Despite the consensus that education is a human right and agreement on the role it plays in human and social development, the issue of out-of-school children and children at risk of dropping out is still a critical one. According to the UNESCO Institute of Statistics (UIS), the number of out-of-school children in Africa grew by 20 million between 2009 and 2021, when numbers reached 98 million with girls making up over 50% of this number. Even greater numbers of children and youth are at risk of failing to complete their education, which has only been exacerbated by the COVID-19 pandemic.
Accelerated Education Models (AEMs) are one of several innovative programs being used to address the educational outcomes of out-of-school children to support their transition and retention within formal education systems. This is why the Graça Machel Trust partnered with the Global Partnership for Education (GPE) Knowledge and Innovation Exchange (KIX), a joint endeavour with Canada’s International Development Research Centre (IDRC), to conduct research to highlight possible collaborative and partnership opportunities in addressing the global and regional programme inefficiencies. The assessments were done in Ethiopia, Kenya and Tanzania and the findings have been used to inform the piloting and testing of scalable intervention approaches for the Back2School project currently being rolled out in these countries.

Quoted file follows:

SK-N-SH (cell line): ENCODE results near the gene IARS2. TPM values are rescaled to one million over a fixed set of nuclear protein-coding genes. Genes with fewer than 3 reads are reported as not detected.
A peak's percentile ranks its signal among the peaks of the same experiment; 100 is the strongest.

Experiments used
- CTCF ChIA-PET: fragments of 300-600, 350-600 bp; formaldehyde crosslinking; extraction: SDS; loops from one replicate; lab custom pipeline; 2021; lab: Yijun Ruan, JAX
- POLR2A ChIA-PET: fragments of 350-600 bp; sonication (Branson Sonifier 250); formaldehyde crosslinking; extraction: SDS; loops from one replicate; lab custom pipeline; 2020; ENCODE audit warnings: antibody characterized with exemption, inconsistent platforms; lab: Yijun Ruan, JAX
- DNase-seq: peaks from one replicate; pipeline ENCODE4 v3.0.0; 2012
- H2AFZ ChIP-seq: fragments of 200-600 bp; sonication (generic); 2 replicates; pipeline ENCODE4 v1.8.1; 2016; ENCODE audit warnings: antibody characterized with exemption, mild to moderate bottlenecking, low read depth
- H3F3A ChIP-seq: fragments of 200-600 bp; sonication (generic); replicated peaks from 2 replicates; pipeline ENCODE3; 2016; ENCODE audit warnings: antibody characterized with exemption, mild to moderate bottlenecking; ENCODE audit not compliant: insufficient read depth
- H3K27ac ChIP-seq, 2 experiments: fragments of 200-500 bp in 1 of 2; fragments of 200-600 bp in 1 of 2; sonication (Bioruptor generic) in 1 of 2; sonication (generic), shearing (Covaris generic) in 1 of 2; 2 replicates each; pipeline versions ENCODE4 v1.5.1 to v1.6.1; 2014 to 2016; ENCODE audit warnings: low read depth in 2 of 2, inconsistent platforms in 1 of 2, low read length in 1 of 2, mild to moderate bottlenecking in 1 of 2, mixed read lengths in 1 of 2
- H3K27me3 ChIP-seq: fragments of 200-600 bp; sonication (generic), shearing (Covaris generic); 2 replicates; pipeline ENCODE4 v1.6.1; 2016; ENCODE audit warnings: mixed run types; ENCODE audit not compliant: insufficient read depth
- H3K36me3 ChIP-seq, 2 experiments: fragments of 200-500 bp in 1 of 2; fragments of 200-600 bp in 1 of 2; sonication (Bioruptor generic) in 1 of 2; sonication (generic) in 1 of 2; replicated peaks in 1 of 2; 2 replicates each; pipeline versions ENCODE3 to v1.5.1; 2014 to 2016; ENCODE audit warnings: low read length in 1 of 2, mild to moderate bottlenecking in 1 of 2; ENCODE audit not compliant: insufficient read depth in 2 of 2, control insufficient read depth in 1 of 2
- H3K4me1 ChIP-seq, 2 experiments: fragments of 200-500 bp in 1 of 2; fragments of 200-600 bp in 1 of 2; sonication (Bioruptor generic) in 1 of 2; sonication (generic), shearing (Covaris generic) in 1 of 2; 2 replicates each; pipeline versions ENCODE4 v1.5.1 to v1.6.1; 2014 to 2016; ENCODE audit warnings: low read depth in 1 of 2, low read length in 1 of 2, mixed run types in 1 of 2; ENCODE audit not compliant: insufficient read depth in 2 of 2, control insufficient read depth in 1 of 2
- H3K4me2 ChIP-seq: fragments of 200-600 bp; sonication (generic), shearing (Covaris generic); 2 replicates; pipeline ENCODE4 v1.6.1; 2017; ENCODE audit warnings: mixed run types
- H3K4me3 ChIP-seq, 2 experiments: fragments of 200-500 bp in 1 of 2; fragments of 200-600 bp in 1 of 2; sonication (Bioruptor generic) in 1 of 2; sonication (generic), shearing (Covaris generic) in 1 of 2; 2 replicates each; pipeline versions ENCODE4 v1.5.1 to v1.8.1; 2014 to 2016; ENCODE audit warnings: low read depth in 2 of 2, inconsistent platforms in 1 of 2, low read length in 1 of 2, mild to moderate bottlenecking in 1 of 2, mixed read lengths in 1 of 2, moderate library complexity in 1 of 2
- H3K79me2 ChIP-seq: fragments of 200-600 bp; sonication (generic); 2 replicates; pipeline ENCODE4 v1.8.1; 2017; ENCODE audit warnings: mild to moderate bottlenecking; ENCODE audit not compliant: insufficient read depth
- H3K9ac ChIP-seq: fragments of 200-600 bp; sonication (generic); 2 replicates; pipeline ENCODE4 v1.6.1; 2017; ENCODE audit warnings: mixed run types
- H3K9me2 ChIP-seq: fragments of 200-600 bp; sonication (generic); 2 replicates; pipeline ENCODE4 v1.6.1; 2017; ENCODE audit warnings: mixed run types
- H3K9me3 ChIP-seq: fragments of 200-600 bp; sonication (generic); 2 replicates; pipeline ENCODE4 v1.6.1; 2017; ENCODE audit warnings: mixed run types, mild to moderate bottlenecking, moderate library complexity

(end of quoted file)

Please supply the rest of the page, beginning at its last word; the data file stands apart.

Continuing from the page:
Some of the key findings of the assessment include:
In most countries, AEMs fall under adult education or other education sub-directorates and not the main ministry of education. This means a lack of oversight and resources from the education ministry, which leads to implementation challenges on the ground. Also, weak monitoring and evaluation methods as well as nationally standardised education performance assessment for accelerated education means it is difficult to assess the long-term impact of the models. A very interesting unintended consequence of AEM programmes though, is that many resource-constrained parents are now intentionally retaining their children from school to opt for a condensed ten-month program as opposed to an extended three-year education program.
The Back2School project pilot examines the existing types of accelerated education models offered in each country to identify empirical evidence of strategies required to improve policy and systemic barriers that impede efforts to increase enrolment, retention and transition of rural Out-Of-School-Girls.
So while the long-term impact of AEM programmes has yet to be seen, it remains clear that there is a lot of work to be done to reduce the high number of out-of-school children, update the current accelerated education models and respond to the needs of learners and communities. It will take partnerships such as the one between the Graça Machel Trust and KIX, together with other key stakeholders, to make a significant dent in the 98 million children out of school. The full assessment report can be found at: https://gracamacheltrust.org/2023/04/26/back2school-assessment-report-accelerated-learning-models-for-out-of-school-girls-in-ethiopia-kenya-and-tanzania/